For this same reason, we find extremely necessary, to emphasize that the texture of time is too rich and complex to be reduced to one dominant temporality. The myriad ways of perceiving time amid this global mess are extremely intertwined with a wide variety of jobs and labors. Our experience of time changes radically, depending on the place we occupy in what Shara Sharma has called "biopolitic economy of time" (Sharma, 2014). We would also like to call attention to the fact that, since the early days of industrial revolution, the body of the worker has been violently re-temporalized to be more efficient. Clocks, chronometers, punch-clocks, mobile technologies, schedules, calendars, the eight-hour day or flexibility, are part of a broad array of instruments meant to set our most intimate tempos and routines, which do not fully belong to us, but to the needs and demands of capital. In value society, the diverse modes of experiencing time are colored by logics of productivity, which organize how we value and sense time. In short, they promote a devaluation and asymmetrical distribution of time, which needs to be further politized.

From the field of the visual studies, art history, architecture, and artistic practices, we invite researchers, or any other person interested in writing and reflecting on some of the aspects that seem fundamental to expand our understanding on forms of contemporary labor, the identities attached to them, as well as forms of resistance and political re-articulation.

Some of the topics we hope to explore in this issue include:

- Relationship between construction of subjectivities, mental health, jobs/labor and time. - Artistic and cultural practices engaging labor, in a wide time and geographical frame. - Visual imagery, related to the temporalities of labor, chrononormativity, flexibility, short term horizons, devaluation and inequal distribution of time. - Material, racialized, feminized or invisibles labor. Labor carried out on the margins. - The future of work. Works with no future. Futures with no work. - Blurry boundaries between job and labor. - Side-effects, like burnout, its outbreaks, and consequences, from the housewife to the academic peer. - Working syndromes: strikes, arrhythmias, lack of harmony, losing pace or rhythm, disturbances caused by reproductive labor, working life. - Bodies and unwound clocks. Echos of Bartleby and Penelope in the contemporary world. - Case studies revealing and articulating dissent attitudes and tactics, in its multiple forms, in relation to imposed tempos and productivity demands of capital.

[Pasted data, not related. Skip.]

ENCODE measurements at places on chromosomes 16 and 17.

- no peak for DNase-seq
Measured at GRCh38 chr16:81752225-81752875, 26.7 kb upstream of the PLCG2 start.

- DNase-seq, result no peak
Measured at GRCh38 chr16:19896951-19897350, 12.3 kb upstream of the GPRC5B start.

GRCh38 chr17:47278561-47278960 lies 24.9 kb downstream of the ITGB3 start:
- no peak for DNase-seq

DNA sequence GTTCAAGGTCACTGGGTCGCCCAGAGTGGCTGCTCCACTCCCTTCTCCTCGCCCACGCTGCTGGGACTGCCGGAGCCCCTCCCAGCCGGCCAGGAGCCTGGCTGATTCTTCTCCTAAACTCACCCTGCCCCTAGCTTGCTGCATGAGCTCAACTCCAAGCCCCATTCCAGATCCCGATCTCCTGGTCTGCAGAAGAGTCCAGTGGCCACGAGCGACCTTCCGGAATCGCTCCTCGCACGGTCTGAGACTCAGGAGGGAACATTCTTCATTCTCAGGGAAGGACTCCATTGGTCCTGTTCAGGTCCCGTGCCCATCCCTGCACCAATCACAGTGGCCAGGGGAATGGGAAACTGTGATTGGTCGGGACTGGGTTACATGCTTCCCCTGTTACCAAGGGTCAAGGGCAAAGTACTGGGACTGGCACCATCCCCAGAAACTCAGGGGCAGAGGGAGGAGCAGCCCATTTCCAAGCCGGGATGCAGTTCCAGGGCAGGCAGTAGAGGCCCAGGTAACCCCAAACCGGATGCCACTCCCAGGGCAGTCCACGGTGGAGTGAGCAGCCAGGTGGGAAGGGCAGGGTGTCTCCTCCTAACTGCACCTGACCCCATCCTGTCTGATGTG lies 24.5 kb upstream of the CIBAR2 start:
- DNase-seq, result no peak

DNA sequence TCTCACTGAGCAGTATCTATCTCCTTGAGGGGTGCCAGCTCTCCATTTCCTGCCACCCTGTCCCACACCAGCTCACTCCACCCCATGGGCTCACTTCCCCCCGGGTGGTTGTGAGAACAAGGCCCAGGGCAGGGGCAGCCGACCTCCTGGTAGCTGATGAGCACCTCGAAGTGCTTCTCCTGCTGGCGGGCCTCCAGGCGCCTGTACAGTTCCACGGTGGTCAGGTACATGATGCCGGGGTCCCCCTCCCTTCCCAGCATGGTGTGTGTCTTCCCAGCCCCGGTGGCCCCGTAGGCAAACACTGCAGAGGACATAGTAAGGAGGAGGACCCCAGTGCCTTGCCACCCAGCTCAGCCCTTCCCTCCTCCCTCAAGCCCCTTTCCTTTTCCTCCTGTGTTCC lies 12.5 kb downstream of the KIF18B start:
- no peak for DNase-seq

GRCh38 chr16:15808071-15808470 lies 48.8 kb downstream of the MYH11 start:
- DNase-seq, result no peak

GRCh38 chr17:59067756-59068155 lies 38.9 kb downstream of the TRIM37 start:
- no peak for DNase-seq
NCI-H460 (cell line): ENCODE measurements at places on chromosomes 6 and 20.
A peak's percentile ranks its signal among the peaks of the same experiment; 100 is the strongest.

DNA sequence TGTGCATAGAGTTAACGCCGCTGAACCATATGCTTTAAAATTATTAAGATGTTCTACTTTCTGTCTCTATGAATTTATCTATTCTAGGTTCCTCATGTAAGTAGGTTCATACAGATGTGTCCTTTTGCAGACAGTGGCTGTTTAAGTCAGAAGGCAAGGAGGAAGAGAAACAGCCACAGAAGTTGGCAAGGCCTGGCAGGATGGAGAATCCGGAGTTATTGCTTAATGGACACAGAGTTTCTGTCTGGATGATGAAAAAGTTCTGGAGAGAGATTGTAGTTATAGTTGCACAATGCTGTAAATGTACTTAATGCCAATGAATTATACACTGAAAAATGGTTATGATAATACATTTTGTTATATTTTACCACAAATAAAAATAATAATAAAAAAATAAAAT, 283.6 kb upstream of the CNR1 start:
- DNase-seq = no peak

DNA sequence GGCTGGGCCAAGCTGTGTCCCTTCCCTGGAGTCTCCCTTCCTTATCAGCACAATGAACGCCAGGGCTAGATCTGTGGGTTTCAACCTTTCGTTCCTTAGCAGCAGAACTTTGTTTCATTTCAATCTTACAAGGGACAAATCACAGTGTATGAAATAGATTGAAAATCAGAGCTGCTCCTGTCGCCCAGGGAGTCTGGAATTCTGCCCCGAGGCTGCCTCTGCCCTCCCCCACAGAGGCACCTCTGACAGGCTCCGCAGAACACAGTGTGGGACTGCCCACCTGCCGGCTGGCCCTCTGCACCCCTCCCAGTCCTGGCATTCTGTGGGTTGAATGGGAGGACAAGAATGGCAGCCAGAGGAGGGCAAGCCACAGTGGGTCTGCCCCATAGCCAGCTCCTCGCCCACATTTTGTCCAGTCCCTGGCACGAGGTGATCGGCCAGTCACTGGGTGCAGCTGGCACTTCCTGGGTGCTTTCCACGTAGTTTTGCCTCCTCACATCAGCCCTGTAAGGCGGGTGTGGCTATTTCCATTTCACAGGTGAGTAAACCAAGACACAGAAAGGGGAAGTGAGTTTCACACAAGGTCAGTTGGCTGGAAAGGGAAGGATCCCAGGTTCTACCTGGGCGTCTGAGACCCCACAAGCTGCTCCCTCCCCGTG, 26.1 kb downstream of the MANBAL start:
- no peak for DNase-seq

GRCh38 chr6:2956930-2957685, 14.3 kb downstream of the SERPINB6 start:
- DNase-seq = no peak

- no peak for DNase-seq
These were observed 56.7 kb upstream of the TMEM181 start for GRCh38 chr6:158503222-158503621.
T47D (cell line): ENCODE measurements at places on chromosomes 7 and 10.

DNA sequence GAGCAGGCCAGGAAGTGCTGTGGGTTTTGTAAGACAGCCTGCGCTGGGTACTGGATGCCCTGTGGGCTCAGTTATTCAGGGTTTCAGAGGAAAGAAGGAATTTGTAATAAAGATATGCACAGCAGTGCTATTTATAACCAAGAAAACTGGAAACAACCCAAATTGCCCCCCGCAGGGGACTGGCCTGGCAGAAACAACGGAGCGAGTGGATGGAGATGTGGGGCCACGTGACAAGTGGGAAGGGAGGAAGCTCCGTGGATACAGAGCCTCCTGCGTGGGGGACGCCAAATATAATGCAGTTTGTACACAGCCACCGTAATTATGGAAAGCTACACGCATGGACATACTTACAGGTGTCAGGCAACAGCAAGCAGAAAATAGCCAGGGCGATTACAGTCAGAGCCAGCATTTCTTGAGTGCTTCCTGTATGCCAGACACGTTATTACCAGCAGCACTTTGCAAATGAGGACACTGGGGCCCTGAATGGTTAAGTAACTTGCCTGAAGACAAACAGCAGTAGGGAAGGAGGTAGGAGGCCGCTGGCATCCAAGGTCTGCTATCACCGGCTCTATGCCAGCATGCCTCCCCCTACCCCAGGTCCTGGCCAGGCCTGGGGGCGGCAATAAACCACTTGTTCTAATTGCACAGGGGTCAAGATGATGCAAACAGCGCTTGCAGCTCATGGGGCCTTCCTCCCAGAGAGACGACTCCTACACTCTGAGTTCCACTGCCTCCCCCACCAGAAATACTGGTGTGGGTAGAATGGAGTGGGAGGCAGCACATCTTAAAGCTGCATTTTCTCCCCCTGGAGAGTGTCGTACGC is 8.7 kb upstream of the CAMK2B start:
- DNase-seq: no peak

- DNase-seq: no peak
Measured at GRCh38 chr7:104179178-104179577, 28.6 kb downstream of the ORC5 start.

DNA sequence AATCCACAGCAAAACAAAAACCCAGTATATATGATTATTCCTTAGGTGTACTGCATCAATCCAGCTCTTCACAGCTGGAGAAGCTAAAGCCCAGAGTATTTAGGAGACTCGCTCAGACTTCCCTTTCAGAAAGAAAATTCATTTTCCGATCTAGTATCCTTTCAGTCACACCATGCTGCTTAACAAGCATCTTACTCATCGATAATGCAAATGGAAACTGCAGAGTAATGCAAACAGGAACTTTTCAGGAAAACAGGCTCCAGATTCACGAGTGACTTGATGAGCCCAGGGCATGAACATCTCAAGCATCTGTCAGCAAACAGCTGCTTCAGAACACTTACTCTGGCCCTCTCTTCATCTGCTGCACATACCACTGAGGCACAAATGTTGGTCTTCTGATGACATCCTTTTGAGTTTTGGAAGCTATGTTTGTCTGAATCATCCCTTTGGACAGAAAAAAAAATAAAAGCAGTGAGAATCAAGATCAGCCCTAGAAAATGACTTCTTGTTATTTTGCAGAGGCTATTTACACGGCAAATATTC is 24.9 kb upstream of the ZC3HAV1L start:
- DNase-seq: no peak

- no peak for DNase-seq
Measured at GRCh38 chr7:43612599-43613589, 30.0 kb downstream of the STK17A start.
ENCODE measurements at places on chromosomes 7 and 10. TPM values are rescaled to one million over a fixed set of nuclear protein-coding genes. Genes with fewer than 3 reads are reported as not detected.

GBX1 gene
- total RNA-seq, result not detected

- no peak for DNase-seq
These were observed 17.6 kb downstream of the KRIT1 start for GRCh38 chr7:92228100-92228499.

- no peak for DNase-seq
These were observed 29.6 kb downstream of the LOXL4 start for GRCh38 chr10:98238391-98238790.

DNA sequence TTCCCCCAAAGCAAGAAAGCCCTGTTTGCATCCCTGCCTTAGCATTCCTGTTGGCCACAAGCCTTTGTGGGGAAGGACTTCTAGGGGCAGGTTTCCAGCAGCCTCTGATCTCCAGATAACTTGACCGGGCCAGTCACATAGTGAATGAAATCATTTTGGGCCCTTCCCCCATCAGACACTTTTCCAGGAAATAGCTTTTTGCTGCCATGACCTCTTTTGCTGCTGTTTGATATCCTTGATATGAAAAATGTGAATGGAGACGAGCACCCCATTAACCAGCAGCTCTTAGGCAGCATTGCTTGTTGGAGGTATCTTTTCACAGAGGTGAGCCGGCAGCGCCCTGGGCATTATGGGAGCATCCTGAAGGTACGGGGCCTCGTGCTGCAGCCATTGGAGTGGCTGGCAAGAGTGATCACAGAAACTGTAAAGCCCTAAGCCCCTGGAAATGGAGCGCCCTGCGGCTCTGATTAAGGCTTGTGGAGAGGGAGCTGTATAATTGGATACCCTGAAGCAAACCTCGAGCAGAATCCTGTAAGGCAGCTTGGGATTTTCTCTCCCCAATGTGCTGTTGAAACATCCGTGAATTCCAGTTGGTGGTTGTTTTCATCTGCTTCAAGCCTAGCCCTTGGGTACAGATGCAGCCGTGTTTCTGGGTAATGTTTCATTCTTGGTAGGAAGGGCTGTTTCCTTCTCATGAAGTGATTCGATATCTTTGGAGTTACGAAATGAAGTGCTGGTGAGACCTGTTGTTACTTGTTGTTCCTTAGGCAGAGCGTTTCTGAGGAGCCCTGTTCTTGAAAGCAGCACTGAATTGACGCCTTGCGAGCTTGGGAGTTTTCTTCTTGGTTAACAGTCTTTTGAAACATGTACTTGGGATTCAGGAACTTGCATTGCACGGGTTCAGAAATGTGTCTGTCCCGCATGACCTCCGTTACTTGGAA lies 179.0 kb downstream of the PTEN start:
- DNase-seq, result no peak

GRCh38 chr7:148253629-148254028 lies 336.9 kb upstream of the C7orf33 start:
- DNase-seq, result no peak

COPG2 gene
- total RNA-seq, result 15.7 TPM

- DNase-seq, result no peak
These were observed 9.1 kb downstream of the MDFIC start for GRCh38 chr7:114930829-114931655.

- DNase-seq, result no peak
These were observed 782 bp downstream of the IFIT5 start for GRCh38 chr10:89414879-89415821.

Submitted articles may be written in English, Spanish, or Portuguese, and should have a maximum of 5,500 words, including notes, (references not included), an abstract of 150 words, with 4 to 6 keywords. Authors must follow the guidelines listed in the Authors Guidelines on the journal’s website. Submissions must include a separate document containing a short biographical note of the author, up to 150 words. Online submissions: authors will need to register before submitting their essay, by sending an e-mail to: